Root canal treatment is one of the most common dental procedures and it's not something you should fear. In fact, it's much more likely to relieve the pain that causes it. And it's not surgery, it's a regular procedure. A root canal treatment is an endodontic procedure performed by an endodontist in an effort to save a natural tooth. It is one of the most common dental procedures performed mainly due to inflammation and infection of the dental pulp.
There are many surgical procedures that can be performed to save a tooth. The most common is called an apicectomy, or root end resection, which may be necessary when inflammation or infection persists in the bone area around the end of the tooth after a root canal procedure. Occasionally, a non-surgical root canal procedure alone cannot save the tooth and the endodontist will recommend surgery. When it comes to saving a tooth, endodontic surgery is often the last resort. It is used when a root canal treatment alone cannot save the tooth due to persistent inflammation or infection in the bone area around the end of the tooth.
The most common surgical procedure for this is called an apicectomy, or root end resection. The apicectomy procedure involves removing the infected tissue from around the end of the root and then sealing off the area with a filling material. This helps to prevent further infection and allows for healing of the surrounding tissue. The procedure is usually done under local anesthesia and takes about an hour to complete. In some cases, a crown may be needed after an apicectomy to protect the tooth from further damage. This is especially true if there has been extensive damage to the tooth due to decay or trauma. In the United States, endodontic surgery is typically performed by an endodontist, who is a dentist specializing in root canal treatments and other related procedures.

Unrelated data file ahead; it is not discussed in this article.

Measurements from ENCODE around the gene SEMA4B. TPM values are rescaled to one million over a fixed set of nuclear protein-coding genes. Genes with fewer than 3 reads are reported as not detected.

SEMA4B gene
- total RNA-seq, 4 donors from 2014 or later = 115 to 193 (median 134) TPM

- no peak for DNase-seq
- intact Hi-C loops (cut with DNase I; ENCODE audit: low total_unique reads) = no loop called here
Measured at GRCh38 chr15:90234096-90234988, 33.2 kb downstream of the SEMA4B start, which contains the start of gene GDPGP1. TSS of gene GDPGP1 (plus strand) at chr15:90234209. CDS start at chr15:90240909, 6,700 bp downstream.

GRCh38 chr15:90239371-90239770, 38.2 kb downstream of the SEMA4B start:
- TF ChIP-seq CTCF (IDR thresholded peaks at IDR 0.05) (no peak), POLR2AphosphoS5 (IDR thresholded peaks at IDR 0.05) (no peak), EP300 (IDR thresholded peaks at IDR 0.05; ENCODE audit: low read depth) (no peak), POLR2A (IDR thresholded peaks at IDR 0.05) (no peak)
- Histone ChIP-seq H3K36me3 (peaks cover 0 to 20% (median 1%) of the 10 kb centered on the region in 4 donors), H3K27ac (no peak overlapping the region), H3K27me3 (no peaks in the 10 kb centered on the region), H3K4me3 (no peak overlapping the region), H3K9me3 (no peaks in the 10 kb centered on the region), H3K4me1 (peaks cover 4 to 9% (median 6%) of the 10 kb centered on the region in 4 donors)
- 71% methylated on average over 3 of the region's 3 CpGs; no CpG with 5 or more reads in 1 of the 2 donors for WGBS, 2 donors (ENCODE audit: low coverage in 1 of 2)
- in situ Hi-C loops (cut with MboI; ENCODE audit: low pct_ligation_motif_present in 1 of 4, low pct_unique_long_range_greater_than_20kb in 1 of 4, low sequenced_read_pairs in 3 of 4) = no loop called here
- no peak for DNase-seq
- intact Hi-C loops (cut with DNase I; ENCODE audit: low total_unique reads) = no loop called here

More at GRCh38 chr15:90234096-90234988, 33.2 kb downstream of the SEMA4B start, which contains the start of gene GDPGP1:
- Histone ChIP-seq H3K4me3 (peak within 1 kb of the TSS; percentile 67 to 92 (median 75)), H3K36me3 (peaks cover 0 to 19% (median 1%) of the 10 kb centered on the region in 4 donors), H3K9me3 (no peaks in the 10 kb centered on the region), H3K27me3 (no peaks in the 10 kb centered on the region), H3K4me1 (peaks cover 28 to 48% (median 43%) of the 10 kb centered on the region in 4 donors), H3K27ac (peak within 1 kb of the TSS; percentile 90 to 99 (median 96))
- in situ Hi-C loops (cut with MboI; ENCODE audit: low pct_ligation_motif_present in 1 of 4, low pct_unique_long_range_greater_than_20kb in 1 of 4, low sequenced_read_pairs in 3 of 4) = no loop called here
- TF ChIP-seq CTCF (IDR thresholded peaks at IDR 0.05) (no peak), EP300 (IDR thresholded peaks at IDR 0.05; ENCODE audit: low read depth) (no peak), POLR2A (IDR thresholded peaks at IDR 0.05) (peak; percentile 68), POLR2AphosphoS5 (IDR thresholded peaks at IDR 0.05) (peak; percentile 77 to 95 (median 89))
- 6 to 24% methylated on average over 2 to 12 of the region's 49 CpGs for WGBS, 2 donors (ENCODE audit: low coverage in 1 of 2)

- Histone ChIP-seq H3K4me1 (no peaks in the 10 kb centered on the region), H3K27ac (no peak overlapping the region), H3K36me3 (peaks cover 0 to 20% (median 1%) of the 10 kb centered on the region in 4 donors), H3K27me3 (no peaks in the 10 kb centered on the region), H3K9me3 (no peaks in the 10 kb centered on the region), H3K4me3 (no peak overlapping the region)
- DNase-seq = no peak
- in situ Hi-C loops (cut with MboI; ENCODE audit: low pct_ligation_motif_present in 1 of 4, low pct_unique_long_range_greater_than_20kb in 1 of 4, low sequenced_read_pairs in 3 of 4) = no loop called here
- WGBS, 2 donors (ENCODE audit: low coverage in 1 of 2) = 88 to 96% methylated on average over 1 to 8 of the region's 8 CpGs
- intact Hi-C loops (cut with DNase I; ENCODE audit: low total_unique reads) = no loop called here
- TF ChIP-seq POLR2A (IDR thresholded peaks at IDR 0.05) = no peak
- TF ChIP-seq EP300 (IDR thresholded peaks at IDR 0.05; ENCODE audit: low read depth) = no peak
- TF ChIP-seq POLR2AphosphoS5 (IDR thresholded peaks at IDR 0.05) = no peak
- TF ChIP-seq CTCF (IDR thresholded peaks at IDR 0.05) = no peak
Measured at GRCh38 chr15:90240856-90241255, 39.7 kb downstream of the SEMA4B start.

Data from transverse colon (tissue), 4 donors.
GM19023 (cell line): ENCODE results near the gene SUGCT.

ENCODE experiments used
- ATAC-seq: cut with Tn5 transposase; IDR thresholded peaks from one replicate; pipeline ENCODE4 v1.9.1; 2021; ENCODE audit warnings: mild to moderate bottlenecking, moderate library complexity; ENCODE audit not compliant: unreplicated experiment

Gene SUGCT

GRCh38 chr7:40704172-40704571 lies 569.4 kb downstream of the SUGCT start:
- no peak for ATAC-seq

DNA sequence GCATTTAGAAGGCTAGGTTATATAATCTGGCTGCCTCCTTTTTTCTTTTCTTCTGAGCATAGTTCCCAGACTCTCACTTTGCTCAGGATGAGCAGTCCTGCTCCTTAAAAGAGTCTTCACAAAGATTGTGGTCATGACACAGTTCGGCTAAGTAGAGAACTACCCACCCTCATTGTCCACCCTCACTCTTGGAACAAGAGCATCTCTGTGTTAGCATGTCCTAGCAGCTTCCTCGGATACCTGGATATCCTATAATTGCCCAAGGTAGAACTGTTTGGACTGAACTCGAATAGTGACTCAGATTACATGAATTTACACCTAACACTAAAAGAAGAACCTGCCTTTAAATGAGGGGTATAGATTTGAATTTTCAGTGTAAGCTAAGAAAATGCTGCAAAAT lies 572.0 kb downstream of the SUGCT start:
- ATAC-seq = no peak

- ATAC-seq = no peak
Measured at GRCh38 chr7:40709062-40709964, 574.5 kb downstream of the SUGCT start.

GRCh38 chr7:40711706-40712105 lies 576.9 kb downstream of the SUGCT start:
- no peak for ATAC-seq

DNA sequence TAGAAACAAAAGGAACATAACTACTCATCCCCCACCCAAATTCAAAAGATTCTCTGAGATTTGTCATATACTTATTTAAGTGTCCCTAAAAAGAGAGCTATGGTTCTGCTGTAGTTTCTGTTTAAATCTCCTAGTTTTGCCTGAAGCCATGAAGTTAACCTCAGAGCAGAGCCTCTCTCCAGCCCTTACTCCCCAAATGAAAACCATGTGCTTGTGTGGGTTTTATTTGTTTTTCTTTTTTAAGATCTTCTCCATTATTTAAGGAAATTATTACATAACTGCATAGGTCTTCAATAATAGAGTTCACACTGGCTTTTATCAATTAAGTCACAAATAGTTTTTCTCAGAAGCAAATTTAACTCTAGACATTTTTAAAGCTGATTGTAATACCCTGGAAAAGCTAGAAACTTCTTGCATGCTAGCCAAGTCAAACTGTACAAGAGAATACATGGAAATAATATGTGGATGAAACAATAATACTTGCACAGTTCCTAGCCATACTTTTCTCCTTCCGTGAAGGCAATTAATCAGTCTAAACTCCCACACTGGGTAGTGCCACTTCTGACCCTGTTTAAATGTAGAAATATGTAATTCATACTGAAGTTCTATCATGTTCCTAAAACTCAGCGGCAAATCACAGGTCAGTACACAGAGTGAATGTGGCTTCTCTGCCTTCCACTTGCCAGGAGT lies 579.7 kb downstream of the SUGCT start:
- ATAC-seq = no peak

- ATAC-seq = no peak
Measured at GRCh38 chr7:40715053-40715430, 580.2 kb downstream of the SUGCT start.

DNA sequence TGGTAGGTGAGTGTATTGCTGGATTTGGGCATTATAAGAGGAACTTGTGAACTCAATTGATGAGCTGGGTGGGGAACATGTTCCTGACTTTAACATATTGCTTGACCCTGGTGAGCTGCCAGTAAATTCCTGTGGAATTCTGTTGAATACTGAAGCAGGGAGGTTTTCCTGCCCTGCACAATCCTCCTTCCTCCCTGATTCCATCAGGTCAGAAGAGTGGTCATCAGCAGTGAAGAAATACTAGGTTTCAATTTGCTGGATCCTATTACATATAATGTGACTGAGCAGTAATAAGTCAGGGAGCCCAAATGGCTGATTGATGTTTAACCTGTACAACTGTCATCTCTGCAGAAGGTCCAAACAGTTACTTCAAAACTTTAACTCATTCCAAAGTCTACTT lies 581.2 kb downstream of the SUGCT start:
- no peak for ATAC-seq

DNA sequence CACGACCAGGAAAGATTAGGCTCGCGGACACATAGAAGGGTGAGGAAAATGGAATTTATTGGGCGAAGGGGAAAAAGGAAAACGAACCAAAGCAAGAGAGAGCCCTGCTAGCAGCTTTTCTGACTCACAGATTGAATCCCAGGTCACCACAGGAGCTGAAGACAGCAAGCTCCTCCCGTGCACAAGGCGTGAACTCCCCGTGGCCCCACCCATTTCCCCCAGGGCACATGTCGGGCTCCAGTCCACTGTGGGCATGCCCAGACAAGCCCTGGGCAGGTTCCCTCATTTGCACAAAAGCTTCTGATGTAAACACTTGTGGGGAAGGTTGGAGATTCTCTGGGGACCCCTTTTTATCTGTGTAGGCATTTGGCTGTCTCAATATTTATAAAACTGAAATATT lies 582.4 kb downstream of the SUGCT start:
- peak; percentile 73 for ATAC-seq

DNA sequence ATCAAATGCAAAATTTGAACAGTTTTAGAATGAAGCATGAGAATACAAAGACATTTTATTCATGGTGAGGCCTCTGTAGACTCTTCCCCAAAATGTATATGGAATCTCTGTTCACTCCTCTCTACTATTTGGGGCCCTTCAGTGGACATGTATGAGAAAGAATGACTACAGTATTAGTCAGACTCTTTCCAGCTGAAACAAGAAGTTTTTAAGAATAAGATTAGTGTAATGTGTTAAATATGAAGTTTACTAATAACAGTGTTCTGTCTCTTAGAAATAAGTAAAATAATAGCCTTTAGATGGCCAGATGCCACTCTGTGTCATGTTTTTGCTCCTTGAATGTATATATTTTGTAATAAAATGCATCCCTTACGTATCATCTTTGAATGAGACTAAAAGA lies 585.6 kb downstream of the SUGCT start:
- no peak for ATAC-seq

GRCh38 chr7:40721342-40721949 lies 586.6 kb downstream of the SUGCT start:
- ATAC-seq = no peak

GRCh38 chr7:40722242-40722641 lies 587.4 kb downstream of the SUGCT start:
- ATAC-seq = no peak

Endodontists are highly trained professionals who have completed additional training in this field. Although root canal treatment is reputed to be a complicated and painful procedure, in reality, it's little more than a deeper filling procedure. Endodontic surgery is only necessary when a root canal treatment alone cannot save the tooth due to persistent inflammation or infection in the bone area around the end of the tooth.